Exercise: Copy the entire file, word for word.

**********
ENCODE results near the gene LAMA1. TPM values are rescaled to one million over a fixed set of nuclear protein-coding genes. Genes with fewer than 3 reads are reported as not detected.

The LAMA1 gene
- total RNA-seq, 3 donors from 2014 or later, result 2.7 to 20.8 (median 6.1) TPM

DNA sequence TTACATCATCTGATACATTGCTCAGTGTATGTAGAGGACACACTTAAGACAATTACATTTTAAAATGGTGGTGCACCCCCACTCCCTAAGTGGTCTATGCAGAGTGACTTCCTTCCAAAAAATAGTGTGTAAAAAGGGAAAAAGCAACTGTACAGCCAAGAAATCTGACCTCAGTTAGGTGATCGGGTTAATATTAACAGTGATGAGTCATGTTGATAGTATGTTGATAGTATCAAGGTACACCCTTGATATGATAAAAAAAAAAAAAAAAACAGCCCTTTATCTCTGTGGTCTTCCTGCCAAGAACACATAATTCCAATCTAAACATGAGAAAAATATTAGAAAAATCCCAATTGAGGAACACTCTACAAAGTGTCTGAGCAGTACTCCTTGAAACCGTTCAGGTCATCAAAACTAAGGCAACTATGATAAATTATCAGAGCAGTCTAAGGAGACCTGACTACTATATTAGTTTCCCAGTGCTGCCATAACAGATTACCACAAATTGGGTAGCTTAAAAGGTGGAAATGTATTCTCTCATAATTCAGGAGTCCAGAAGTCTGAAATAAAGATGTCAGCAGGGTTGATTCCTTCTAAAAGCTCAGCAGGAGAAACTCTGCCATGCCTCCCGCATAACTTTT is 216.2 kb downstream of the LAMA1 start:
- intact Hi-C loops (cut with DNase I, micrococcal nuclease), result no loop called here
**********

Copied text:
ENCODE results near the gene LAMA1. TPM values are rescaled to one million over a fixed set of nuclear protein-coding genes. Genes with fewer than 3 reads are reported as not detected.

The LAMA1 gene
- total RNA-seq, 3 donors from 2014 or later, result 2.7 to 20.8 (median 6.1) TPM

DNA sequence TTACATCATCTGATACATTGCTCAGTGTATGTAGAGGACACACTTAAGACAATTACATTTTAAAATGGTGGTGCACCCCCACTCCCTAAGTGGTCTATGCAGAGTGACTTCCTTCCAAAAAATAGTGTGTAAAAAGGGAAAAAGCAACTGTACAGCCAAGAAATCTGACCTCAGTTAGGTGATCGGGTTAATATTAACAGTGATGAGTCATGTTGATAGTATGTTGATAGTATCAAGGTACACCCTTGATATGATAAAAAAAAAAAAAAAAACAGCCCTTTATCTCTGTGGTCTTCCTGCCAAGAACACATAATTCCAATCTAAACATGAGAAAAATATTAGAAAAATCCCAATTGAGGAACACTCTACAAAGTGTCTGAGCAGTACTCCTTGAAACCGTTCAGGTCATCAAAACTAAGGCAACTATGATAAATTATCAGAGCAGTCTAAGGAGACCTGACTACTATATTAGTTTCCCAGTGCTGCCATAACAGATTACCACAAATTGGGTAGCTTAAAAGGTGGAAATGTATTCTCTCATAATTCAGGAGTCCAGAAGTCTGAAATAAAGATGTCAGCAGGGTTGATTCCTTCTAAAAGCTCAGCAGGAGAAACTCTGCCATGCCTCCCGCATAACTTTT is 216.2 kb downstream of the LAMA1 start:
- intact Hi-C loops (cut with DNase I, micrococcal nuclease), result no loop called here